Judge A. Jay Cristol, who graduated from the University of Miami School of Law in 1959, and is Chief Judge Emeritus of the U.S. Bankruptcy Court for the Southern District of Florida, recently made a $2 million commitment to create the Judge A. Jay Cristol Endowed Chair in Bankruptcy at his alma mater.
This gift is Judge Cristol’s second major donation to Miami Law: in 2012 he made a leadership gift towards the school’s bankruptcy clinic, which is now known as the Eleanor R. Cristol and Judge A. Jay Cristol Bankruptcy Pro Bono Assistance Clinic.
“Judge Cristol’s extraordinary generosity ensures that the law school will continue to excel in the field of bankruptcy law and public service and provide an outstanding education to future generations,” said Patricia D. White, Dean of the School of Law.
“Judge Cristol has devoted his professional and judicial career to education and mentoring of students,” said Patricia Redmond, Director of the Cristol Bankruptcy Assistance Clinic. “This generous gift reflects his commitment to ensuring that the University of Miami School of Law maintains a leadership role in bankruptcy legal education and scholarship.”
At 86, Judge Cristol continues to maintain a full calendar in his downtown Miami courtroom, and after 30 years on the bench still finds bankruptcy law fascinating. Between court hearings, he teaches as an adjunct faculty member at Miami Law, serves on the school's Steering Committe for its annual Bankruptcy Skills Workshop (this year on June 3), and keeps an active schedule of charity events. Judge Cristol also takes to the air behind the controls of a private aircraft whenever he gets the chance to fly angel flights which provide free transportation to and from regional medical centers for indigent adults and children.
Judge Cristol came to Miami Beach in the 1930s, his family fleeing the disastrous impact of the Depression on rural Pennsylvania. His parents opened a beachwear shop while he attended Miami Beach High School and, at 15, he surreptitiously took flying lessons "until my mother found out about it and grounded me."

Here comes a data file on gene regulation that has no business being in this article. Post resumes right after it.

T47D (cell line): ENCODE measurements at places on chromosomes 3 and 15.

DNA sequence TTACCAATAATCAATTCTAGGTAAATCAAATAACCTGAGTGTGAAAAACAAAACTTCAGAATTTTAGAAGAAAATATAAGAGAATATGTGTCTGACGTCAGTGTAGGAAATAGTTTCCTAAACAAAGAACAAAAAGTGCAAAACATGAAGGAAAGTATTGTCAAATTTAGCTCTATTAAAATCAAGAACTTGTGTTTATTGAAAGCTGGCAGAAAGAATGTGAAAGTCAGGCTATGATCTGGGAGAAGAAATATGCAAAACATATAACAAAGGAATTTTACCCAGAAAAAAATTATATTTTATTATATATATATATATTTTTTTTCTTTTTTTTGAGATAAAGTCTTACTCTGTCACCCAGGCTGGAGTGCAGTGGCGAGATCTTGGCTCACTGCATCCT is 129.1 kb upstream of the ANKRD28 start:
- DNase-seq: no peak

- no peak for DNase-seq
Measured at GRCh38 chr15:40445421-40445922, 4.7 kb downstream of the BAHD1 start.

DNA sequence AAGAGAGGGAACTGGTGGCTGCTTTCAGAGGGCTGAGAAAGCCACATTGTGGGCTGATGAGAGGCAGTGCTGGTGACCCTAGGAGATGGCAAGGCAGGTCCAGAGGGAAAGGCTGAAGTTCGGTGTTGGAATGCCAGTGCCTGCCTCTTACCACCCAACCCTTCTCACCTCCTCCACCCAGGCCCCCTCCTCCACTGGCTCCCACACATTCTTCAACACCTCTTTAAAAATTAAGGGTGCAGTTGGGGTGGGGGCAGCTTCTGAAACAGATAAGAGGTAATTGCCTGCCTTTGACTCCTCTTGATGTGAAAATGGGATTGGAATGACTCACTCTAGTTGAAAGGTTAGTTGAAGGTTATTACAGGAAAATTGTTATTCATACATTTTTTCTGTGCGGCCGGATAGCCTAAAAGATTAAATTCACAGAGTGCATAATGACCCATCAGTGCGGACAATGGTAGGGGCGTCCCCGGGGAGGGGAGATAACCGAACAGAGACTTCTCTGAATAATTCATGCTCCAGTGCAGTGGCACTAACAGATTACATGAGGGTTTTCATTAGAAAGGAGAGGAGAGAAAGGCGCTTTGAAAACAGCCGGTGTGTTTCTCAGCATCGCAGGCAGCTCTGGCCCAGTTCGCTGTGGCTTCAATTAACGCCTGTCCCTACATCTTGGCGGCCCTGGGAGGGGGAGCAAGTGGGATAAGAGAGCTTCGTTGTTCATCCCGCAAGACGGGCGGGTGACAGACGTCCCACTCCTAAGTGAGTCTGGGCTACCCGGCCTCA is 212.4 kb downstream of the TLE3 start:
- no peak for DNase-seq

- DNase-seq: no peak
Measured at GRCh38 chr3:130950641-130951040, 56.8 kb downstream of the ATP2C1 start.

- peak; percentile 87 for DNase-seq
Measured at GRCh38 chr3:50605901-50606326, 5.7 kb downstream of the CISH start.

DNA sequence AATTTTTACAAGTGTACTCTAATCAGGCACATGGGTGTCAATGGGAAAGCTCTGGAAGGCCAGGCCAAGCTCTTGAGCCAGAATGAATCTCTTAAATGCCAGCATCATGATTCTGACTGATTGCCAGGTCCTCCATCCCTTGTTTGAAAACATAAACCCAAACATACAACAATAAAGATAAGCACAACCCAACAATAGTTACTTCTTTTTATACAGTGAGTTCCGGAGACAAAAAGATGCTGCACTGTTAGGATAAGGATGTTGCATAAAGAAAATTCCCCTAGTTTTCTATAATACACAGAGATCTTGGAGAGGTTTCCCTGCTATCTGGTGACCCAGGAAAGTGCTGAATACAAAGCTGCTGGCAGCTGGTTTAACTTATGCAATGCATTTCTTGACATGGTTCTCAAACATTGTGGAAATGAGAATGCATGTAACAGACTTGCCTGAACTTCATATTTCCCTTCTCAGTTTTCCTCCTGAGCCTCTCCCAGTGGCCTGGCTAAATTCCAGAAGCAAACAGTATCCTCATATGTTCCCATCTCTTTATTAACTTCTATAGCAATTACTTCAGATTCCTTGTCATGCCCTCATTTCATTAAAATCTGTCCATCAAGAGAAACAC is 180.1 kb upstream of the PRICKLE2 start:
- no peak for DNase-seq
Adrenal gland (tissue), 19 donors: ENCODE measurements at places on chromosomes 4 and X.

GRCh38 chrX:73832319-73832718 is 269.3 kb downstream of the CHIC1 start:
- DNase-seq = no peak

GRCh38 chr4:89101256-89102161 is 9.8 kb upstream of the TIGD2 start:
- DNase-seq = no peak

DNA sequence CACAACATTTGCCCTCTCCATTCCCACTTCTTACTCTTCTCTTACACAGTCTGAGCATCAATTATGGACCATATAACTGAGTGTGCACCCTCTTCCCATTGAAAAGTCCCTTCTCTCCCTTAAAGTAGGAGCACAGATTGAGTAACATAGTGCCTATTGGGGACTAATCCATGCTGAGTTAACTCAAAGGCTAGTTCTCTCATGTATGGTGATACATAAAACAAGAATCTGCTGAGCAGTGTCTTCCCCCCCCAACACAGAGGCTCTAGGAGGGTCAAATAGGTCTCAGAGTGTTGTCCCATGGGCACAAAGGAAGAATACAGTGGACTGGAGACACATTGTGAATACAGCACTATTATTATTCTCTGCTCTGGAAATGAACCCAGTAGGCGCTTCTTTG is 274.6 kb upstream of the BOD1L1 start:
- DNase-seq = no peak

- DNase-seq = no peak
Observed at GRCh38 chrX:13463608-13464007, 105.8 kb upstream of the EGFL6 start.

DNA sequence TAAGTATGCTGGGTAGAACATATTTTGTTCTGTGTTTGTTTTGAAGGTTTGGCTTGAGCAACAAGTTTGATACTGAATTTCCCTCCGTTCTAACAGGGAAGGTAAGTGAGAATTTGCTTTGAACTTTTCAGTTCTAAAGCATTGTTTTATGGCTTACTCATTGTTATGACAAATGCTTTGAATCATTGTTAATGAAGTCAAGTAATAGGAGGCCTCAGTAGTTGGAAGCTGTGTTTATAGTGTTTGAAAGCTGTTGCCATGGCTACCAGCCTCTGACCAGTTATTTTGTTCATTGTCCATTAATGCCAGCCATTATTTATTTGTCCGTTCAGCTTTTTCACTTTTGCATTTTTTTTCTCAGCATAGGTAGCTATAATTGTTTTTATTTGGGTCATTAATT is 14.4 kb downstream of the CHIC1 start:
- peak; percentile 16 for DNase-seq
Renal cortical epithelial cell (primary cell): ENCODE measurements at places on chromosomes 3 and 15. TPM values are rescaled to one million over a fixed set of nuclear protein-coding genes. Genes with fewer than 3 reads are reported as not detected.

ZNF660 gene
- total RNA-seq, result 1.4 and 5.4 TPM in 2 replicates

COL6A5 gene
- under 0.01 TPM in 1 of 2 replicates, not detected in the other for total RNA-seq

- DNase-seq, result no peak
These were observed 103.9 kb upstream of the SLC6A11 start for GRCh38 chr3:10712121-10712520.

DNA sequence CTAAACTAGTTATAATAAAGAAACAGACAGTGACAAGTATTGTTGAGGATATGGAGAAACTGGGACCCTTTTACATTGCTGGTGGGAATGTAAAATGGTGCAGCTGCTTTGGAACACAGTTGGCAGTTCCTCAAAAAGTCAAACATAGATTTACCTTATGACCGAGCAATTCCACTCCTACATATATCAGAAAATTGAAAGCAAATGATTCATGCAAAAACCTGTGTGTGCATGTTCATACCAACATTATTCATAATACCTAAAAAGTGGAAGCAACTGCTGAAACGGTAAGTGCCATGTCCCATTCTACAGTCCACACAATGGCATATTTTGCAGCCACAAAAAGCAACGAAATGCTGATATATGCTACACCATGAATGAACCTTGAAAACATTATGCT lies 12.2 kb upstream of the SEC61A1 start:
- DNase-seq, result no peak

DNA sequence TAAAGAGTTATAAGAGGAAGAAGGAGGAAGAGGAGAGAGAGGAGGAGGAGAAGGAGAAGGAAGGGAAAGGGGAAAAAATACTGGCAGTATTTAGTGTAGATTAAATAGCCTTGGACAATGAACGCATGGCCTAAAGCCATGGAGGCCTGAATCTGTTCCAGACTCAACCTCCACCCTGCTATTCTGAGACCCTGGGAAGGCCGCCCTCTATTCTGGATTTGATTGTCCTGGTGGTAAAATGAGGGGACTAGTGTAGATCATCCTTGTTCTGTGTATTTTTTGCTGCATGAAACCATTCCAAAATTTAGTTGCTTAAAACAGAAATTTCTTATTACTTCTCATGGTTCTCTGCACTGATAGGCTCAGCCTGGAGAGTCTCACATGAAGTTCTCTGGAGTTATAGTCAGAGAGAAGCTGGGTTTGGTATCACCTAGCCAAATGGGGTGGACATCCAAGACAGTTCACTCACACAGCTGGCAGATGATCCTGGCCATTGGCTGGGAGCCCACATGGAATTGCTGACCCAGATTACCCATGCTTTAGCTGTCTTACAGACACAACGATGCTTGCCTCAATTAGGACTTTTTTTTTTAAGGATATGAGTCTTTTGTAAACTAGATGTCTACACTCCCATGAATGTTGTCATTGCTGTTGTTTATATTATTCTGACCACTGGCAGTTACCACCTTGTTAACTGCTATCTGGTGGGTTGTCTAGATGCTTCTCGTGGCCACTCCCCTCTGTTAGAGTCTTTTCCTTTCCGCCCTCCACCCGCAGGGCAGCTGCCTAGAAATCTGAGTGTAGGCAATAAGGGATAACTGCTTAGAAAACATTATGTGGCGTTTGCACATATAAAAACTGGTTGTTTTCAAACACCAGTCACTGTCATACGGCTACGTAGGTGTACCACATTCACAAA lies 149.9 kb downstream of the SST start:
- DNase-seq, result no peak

The Korean War interrupted his education at the University of Miami. He joined the U.S. Navy and, after completing flight school, was assigned to the aircraft carrier USS Princeton in the Sea of Japan. He flew Grumman AF "sub killers" by day and so-called hunter-killers by night, completing 86 landings on aircraft carriers, 26 of them at night.
After the war, he returned to UM. He completed his undergraduate degree in Philosophy in 1958 and his J.D. in 1959, although his service in the Navy would continue until his retirement with the rank of captain in 1989. He joined the Judge Advocate General's Corps and graduated with distinction from the Naval Justice School. Judge Cristol flew operational missions during the Cuban Missile Crisis and volunteered for airlifts to Vietnam in the 1960s; lectured at the International Institute of Humanitarian Law in San Remo, Italy, on assignment from the Department of Defense; and received more than a dozen decorations, among them the Meritorious Service Medal, the Navy Commendation Medal and the Navy Achievement Medal.
Judge Cristol served as Special Assistant Attorney General of Florida, and after 25 years of civil law practice stepped down as senior partner in a firm he founded to accept an appointment to the Federal Bench. He earned a Ph.D. in 1997 from the University of Miami Graduate School of International Studies. He has spent 30 years researching an attack during the Six Day War on the USS Liberty, in which 34 Americans died. He wrote two books on the subject, The Liberty Incident: The 1967 Attack on the U.S. Navy Spy Ship (Potomac Books, 2002) and The Liberty Incident, Revealed: the Definitive Account of the 1967 Israeli Attack on the U.S. Navy Spy Ship (United States Naval Institute Press, 2013).
He has lectured on this subject at many venues including the University of Miami; Harvard; University of Tel Aviv; Inter Disciplinary Center, Herzlyia, University of Haifa; The United States Department of State; The National Security Agency; the Naval War College; and at the invitation of the Egyptian Military at the National Center for Middle East Studies in Cairo, Egypt.
Judge Cristol was President of the Law Alumni Association in 1985 and received the Thomas Davidson III Memorial Service Award. He also received the Henry Latimer Professionalism Award at the law school's Homecoming Breakfast in 2008 and the William M. Hoeveler Award for Ethics in Public Service in 2014. He also received the St. Thomas University Law School Outstanding Jurist Award in 2007, the Commercial Law League Lawrence P. King Judicial Administration Award for Excellence in the Field of Bankruptcy in 2013 and most recently in 2015 he received the American Bankruptcy Institute William L. Norton, Jr. Judicial Excellence Award.
"I love the University of Miami,” said Judge Cristol. “I am grateful for my law education that has enabled me to succeed in my profession and allows me to give back in a way that may help future law students to graduate, and do the right thing and help people."